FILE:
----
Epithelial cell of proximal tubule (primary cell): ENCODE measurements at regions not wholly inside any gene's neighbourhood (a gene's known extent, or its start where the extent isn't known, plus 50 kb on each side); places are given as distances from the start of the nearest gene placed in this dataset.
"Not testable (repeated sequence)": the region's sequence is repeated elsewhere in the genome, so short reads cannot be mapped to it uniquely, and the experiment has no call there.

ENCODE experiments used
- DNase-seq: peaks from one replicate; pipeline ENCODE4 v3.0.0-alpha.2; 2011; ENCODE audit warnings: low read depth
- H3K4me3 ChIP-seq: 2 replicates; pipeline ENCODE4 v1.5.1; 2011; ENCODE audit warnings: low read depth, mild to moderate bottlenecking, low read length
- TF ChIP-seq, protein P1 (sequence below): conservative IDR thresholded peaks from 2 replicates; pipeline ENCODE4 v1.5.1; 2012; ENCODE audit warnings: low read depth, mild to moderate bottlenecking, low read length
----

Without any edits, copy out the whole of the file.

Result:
Epithelial cell of proximal tubule (primary cell): ENCODE measurements at regions not wholly inside any gene's neighbourhood (a gene's known extent, or its start where the extent isn't known, plus 50 kb on each side); places are given as distances from the start of the nearest gene placed in this dataset.
"Not testable (repeated sequence)": the region's sequence is repeated elsewhere in the genome, so short reads cannot be mapped to it uniquely, and the experiment has no call there.

ENCODE experiments used
- DNase-seq: peaks from one replicate; pipeline ENCODE4 v3.0.0-alpha.2; 2011; ENCODE audit warnings: low read depth
- H3K4me3 ChIP-seq: 2 replicates; pipeline ENCODE4 v1.5.1; 2011; ENCODE audit warnings: low read depth, mild to moderate bottlenecking, low read length
- TF ChIP-seq, protein P1 (sequence below): conservative IDR thresholded peaks from 2 replicates; pipeline ENCODE4 v1.5.1; 2012; ENCODE audit warnings: low read depth, mild to moderate bottlenecking, low read length